Compositionality and grounding for distributional semantics
The framework of distributional semantics provides unsupervised, efficient, and accurate methods for modeling meaning and meaning-context relations. We have worked on distributional methods to model word meaning in context, and evaluated them to the tasks of paraphrase ranking, word-sense disambiguation, and question answering.
There are some well-known limitations to distributional models that exclusively use word co-occurrence data as input: they cannot reliably detect antonyms such as love and hate, and do not contribute at all to the modeling of operators like negation or modalities.
To enable the broader exploitation of the distributional approach, we will further extend it in two directions:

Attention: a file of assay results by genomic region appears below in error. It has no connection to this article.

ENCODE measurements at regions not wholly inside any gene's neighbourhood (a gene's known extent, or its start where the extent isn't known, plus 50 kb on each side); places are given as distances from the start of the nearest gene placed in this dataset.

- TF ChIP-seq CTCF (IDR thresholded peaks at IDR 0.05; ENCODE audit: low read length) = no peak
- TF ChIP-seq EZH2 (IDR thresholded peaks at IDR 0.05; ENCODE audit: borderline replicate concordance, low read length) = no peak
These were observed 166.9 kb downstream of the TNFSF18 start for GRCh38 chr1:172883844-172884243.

First, we will add information about the "world" in different ways. In an ongoing collaboration with the MPI for Informatics, we use a large structured knowledge base (YAGO) as prior information for disambiguation.
Second, we will provide access to complex semantic structure (predicate-argument structure plus negation and other basic operators) by employing richly structured generative models of semantic interpretation, and inform the model with prior linguistic knowledge. This is part of a collaboration with the Cluster's Independent Research Groups led by Caroline Sporleder and Ivan Titov.